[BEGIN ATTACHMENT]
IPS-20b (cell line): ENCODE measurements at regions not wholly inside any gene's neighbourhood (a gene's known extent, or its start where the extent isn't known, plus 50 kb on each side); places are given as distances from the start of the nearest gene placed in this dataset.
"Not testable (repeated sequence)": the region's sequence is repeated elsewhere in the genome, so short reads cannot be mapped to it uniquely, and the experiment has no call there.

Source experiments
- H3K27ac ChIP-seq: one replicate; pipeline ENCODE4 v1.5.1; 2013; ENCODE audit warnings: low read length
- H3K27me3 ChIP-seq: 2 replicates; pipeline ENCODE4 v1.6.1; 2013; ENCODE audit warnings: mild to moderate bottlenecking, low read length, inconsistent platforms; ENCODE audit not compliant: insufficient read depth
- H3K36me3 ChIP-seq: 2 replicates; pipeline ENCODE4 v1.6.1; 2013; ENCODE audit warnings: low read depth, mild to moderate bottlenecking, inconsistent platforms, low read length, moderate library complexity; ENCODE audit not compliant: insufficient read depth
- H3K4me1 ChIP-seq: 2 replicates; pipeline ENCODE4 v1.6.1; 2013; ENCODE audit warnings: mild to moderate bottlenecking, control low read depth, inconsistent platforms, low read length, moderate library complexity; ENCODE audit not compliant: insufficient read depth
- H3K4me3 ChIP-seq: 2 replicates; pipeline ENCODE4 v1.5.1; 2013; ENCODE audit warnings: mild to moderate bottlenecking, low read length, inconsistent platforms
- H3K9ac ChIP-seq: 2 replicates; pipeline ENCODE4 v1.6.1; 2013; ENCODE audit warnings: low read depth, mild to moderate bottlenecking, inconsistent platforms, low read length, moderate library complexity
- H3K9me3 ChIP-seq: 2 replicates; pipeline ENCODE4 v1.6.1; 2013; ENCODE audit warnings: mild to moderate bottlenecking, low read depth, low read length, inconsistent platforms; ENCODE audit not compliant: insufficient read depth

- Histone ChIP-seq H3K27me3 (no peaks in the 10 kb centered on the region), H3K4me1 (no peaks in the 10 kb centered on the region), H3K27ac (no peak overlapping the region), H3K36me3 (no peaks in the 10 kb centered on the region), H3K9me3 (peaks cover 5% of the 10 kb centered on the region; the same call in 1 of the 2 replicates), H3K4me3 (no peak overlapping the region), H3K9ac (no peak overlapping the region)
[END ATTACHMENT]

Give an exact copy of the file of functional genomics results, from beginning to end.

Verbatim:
IPS-20b (cell line): ENCODE measurements at regions not wholly inside any gene's neighbourhood (a gene's known extent, or its start where the extent isn't known, plus 50 kb on each side); places are given as distances from the start of the nearest gene placed in this dataset.
"Not testable (repeated sequence)": the region's sequence is repeated elsewhere in the genome, so short reads cannot be mapped to it uniquely, and the experiment has no call there.

Source experiments
- H3K27ac ChIP-seq: one replicate; pipeline ENCODE4 v1.5.1; 2013; ENCODE audit warnings: low read length
- H3K27me3 ChIP-seq: 2 replicates; pipeline ENCODE4 v1.6.1; 2013; ENCODE audit warnings: mild to moderate bottlenecking, low read length, inconsistent platforms; ENCODE audit not compliant: insufficient read depth
- H3K36me3 ChIP-seq: 2 replicates; pipeline ENCODE4 v1.6.1; 2013; ENCODE audit warnings: low read depth, mild to moderate bottlenecking, inconsistent platforms, low read length, moderate library complexity; ENCODE audit not compliant: insufficient read depth
- H3K4me1 ChIP-seq: 2 replicates; pipeline ENCODE4 v1.6.1; 2013; ENCODE audit warnings: mild to moderate bottlenecking, control low read depth, inconsistent platforms, low read length, moderate library complexity; ENCODE audit not compliant: insufficient read depth
- H3K4me3 ChIP-seq: 2 replicates; pipeline ENCODE4 v1.5.1; 2013; ENCODE audit warnings: mild to moderate bottlenecking, low read length, inconsistent platforms
- H3K9ac ChIP-seq: 2 replicates; pipeline ENCODE4 v1.6.1; 2013; ENCODE audit warnings: low read depth, mild to moderate bottlenecking, inconsistent platforms, low read length, moderate library complexity
- H3K9me3 ChIP-seq: 2 replicates; pipeline ENCODE4 v1.6.1; 2013; ENCODE audit warnings: mild to moderate bottlenecking, low read depth, low read length, inconsistent platforms; ENCODE audit not compliant: insufficient read depth

- Histone ChIP-seq H3K27me3 (no peaks in the 10 kb centered on the region), H3K4me1 (no peaks in the 10 kb centered on the region), H3K27ac (no peak overlapping the region), H3K36me3 (no peaks in the 10 kb centered on the region), H3K9me3 (peaks cover 5% of the 10 kb centered on the region; the same call in 1 of the 2 replicates), H3K4me3 (no peak overlapping the region), H3K9ac (no peak overlapping the region)